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03 April 2019 | Story Xolisa Mnukwa | Photo Vhugala Nthakheni
Uhuru Qwaqwa Arrival
The #UFSWalkToUhuru team arrives at the UFS Qwaqwa Campus on Friday 22 March.

The University of the Free State (UFS) Division of Student Affairs, in collaboration with the UFS Office for International Affairs, have joined hands to drive a fundraising and student-accessibility initiative dubbed, ‘The Walk to Uhuru’ (#UFSWalktoUhuru), which is aimed at raising funds and advocating for the educational rights of the less privileged. 

The project aims to raise funds in excess of R2 million from the public and stakeholders affiliated with the UFS (Kovsie staff and students). The project derives from the 2018/2019 UFS Institutional Student Representative Council (ISRC) mandate ‘Students Must Graduate’. The ISRC mandate aims to source funding opportunities for UFS students to register, and to complete their studies across all three campuses in 2020 and beyond.

The first leg of the project, a 350 km walk from the Bloemfontein to the Qwaqwa Campus, has already taken place and concluded on Friday, 22 March 2019 as planned. The #UFSWalkToUhuru team successfully completed the first leg of their journey to academic freedom for financially disadvantaged students at the UFS. The Uhuru team is now focusing its attention on the second leg and is determined to take on Mount Kilimanjaro (Uhuru) from 20 June to 20 July 2019.

The team sat down for a debriefing session to unpack the overall experience and result of the first half of the initiative, and they all agreed that the walk to Qwaqwa was an enlightening experience. It was a walk that comprised learning opportunities, team building, and goal crushing.

According to Rethabile Motseki, member of the #UFSWalkToUhuru team, the walk to Qwaqwa made a significant impact on the project, as the university community is now aware of the significant goals that the team is trying to accomplish. The team has also resumed their fitness-training programme to ensure that they are ready to take on the Uhuru climb in June.

A media briefing will take place shortly (date to be confirmed) to detail the ongoing fundraising initiatives rolled out by the #UFSWalkToUhuru team.  We implore you, and the nation as a whole, to help establish a better future for disadvantaged UFS students by donating to the initiative.

Students, staff, and the public can support the cause and make contributions/donations to the initiative by visiting the UFS Walk to Uhuru #givengain account page.

For more information, contact UFS SRC President, Sonwabile Dwaba, on DwabaSJ@ufs.ac.za  or Rethabile Motseki on MotsekiR@ufs.ac.za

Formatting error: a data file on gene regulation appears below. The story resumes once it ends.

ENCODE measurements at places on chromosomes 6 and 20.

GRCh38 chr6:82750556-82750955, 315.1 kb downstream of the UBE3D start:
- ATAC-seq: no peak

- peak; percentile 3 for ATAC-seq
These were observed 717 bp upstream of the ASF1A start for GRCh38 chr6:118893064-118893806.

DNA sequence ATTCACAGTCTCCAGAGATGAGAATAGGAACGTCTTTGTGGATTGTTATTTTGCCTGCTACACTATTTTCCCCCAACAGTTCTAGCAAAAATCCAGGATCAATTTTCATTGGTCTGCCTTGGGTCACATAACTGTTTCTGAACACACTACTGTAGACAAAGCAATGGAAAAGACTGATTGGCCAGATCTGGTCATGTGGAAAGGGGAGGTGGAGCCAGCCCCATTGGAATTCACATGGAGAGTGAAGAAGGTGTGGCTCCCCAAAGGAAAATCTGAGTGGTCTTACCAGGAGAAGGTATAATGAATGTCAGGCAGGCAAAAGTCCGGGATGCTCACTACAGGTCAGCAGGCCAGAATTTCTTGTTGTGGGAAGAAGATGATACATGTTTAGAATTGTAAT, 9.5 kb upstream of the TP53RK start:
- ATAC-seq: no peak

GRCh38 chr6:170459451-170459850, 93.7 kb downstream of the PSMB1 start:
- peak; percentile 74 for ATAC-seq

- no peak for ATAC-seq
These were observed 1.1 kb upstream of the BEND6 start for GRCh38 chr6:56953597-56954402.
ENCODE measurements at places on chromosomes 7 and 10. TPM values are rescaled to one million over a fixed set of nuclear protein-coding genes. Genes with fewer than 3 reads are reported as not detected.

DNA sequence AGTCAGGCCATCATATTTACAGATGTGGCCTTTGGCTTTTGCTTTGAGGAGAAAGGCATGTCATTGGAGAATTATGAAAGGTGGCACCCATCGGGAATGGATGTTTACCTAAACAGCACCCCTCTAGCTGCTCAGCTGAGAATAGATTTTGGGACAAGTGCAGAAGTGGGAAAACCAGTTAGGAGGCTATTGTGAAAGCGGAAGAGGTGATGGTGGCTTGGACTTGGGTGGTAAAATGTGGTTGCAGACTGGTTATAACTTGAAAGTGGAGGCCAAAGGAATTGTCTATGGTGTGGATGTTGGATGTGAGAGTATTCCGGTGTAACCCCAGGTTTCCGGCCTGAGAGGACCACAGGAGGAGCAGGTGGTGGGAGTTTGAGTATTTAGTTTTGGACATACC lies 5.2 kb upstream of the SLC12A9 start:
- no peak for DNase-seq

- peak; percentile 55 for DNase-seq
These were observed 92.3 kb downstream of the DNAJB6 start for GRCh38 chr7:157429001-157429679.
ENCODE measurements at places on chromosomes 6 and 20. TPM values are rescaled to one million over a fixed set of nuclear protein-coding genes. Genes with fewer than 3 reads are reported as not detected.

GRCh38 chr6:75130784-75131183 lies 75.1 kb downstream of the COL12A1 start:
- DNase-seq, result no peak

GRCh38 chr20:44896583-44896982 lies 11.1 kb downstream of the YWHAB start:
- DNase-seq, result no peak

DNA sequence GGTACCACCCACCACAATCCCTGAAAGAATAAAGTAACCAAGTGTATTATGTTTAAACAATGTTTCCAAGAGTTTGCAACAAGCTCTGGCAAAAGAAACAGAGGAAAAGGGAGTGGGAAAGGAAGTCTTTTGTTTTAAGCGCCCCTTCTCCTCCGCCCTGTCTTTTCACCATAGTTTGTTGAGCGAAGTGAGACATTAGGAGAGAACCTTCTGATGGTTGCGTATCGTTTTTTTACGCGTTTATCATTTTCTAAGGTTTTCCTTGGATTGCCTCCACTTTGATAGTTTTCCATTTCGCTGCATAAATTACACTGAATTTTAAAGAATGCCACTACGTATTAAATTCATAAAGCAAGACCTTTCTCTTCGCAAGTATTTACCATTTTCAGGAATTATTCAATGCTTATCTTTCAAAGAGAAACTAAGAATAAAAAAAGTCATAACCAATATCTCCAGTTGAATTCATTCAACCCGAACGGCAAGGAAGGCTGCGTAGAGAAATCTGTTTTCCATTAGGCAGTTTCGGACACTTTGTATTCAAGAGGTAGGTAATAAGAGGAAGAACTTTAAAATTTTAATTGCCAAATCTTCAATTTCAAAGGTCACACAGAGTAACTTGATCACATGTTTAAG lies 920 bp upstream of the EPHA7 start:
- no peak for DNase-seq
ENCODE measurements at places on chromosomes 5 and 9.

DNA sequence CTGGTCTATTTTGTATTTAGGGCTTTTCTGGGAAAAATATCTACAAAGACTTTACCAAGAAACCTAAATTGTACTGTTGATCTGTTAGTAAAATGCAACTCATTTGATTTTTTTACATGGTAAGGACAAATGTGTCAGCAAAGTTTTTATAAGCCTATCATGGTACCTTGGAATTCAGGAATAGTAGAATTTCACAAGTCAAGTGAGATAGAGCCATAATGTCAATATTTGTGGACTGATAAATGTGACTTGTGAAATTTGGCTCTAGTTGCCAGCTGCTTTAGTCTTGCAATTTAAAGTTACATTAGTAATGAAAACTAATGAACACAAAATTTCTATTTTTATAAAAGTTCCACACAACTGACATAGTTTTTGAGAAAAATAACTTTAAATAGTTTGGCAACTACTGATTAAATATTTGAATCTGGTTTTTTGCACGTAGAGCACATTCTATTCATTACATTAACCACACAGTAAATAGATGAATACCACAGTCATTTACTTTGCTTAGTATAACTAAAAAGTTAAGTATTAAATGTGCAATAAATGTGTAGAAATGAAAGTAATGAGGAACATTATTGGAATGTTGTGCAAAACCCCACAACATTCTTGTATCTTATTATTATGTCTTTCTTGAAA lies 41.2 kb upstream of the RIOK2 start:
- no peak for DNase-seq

News Archive

CTL experiments with mobile technology in teaching and learning
2016-05-23

Description: CTL experiments with mobile technology  Tags: CTL experiments with mobile technology

On the left is Nokukhanya Nkosi, Researcher and Project manager at the Centre for Teaching and Learning presenting Annah Nggoepe her brand new laptop as part of the project which assesses the impact of personal mobile devices on teaching and learning.
Photo: Supplied

Video clip

Same curriculum. Add technology. Wait and see what happens. This research project which is funded by the Department of Higher Education and Training (DHET) seeks to understand the impact of personal mobile devices (PMD) in teaching and learning.

The University of the Free State (UFS), in conjunction with the University of Cape Town, the University of the Witwatersrand, the University of Johannesburg, and Sol Plaatje University, was approached by the DHET to spearhead this national collaborative project. Investigating whether the financial investment of a PMD on either the part of a university or of students adds value to the teaching and learning experience is the overall objective of the project.

Contemporary education
The Centre for Teaching and Learning (CTL) at the UFS have been taking an active part in the project since 2015, focusing specifically on the use of personal mobile devices in teaching and learning by both staff and students.

At the student level, the study will focus specifically on not just the obstacles that first-generation students face in terms of using technology in teaching and learning, but how institutions can support these students through access to these devices.  “In 2015, the CTL conducted the Digital Identity Study of students which highlighted the view that students at the UFS deemed laptops to be the most important PMD in their studies,” said Nokukhanya Nkosi, Researcher and Project manager at the CTL.   

In April 2016, thirty students were presented with laptops funded by the project grant. For the next two years, the CTL will assess whether these laptops enable greater flexibility and effectiveness of teaching and learning, both inside and out of the classroom for these students.  

Rise of the digital classroom
Annah Ngoepe, a second-year Geography and Environmental Management student taking part in this study, commends the shift from using only textbooks in the past to incorporating technology. “The laptop has the latest applications and programmes, which are convenient for me as a student, because they help in my learning. I can also download textbooks, get summaries of the textbooks, and even other people’s views on a particular subject online.”

Tiana van der Merwe, Deputy Director at the CTL, anticipates that, after two years, the Centre would be able to make not only institutional recommendations, but also recommendations to the National Department of Higher Education.

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